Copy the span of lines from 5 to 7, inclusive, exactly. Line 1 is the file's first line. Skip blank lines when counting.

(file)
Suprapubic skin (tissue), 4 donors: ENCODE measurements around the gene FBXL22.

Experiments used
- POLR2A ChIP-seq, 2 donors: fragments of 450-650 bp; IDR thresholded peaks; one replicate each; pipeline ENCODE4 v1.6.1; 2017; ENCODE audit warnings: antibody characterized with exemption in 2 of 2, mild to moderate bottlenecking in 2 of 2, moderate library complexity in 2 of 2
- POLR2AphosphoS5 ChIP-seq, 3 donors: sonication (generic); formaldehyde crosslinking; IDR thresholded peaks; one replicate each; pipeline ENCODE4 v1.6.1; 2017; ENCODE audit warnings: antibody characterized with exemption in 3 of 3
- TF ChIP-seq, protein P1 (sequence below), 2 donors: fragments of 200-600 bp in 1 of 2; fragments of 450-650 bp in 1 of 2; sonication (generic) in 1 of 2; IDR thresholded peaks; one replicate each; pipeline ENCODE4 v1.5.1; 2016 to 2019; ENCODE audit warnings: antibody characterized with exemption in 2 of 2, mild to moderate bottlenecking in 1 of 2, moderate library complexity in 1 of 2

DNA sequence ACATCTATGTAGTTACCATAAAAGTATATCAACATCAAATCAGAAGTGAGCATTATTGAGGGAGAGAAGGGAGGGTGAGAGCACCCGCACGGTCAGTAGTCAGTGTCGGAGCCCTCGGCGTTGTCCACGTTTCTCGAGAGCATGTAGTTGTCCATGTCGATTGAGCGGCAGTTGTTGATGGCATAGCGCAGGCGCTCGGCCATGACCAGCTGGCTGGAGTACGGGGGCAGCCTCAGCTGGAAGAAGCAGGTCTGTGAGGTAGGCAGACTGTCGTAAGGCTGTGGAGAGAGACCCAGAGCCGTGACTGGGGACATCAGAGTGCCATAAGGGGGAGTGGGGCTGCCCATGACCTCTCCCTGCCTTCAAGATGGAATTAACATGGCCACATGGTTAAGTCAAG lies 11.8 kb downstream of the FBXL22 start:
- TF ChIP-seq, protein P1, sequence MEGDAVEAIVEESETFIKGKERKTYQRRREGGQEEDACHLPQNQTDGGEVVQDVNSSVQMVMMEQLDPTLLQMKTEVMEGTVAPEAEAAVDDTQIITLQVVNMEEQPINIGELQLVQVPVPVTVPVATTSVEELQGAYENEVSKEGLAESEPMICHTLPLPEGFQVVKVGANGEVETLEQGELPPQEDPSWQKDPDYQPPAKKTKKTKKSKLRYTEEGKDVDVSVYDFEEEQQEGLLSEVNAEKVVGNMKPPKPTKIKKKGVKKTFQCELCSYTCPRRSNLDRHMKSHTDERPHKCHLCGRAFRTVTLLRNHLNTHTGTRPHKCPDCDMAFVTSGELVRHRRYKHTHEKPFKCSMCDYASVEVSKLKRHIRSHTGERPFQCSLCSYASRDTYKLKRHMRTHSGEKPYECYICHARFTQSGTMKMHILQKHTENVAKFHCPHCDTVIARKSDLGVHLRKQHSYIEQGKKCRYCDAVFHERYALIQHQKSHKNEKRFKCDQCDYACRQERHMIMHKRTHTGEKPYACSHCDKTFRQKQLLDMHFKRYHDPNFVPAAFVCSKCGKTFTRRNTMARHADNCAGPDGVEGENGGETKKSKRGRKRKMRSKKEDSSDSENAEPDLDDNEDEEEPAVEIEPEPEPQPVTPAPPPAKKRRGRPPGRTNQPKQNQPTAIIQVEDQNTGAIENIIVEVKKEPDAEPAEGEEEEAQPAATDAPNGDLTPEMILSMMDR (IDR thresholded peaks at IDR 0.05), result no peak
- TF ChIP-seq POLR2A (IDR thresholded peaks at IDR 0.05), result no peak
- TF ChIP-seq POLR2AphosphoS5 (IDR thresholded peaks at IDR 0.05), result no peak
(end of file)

- TF ChIP-seq, protein P1 (sequence below), 2 donors: fragments of 200-600 bp in 1 of 2; fragments of 450-650 bp in 1 of 2; sonication (generic) in 1 of 2; IDR thresholded peaks; one replicate each; pipeline ENCODE4 v1.5.1; 2016 to 2019; ENCODE audit warnings: antibody characterized with exemption in 2 of 2, mild to moderate bottlenecking in 1 of 2, moderate library complexity in 1 of 2

DNA sequence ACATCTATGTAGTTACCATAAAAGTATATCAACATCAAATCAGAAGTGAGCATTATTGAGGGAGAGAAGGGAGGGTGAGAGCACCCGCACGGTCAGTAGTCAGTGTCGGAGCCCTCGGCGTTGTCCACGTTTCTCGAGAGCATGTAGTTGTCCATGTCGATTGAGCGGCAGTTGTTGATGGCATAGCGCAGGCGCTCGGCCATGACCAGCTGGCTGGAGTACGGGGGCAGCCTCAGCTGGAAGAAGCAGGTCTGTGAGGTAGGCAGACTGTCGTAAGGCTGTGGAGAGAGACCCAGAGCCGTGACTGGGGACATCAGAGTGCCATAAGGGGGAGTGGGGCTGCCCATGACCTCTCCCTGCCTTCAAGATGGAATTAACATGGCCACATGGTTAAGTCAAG lies 11.8 kb downstream of the FBXL22 start:
- TF ChIP-seq, protein P1, sequence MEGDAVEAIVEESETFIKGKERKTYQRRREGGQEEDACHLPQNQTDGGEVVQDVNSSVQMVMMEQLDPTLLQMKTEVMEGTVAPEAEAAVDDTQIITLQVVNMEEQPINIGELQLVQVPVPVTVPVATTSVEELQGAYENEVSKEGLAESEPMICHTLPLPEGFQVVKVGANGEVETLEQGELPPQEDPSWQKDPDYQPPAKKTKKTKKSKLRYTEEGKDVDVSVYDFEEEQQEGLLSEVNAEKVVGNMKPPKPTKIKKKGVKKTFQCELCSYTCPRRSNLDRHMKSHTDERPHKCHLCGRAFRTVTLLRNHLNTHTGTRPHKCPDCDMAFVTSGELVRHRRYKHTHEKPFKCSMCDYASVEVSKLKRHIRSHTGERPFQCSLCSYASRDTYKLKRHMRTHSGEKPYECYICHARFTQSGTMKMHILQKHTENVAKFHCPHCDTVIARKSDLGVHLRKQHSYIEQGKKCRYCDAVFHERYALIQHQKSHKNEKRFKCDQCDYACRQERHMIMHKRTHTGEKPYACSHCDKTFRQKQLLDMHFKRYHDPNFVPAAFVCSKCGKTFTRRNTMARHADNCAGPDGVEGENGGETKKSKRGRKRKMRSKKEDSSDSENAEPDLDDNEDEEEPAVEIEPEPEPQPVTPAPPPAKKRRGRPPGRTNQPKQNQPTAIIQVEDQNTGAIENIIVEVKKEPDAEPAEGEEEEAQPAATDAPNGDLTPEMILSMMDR (IDR thresholded peaks at IDR 0.05), result no peak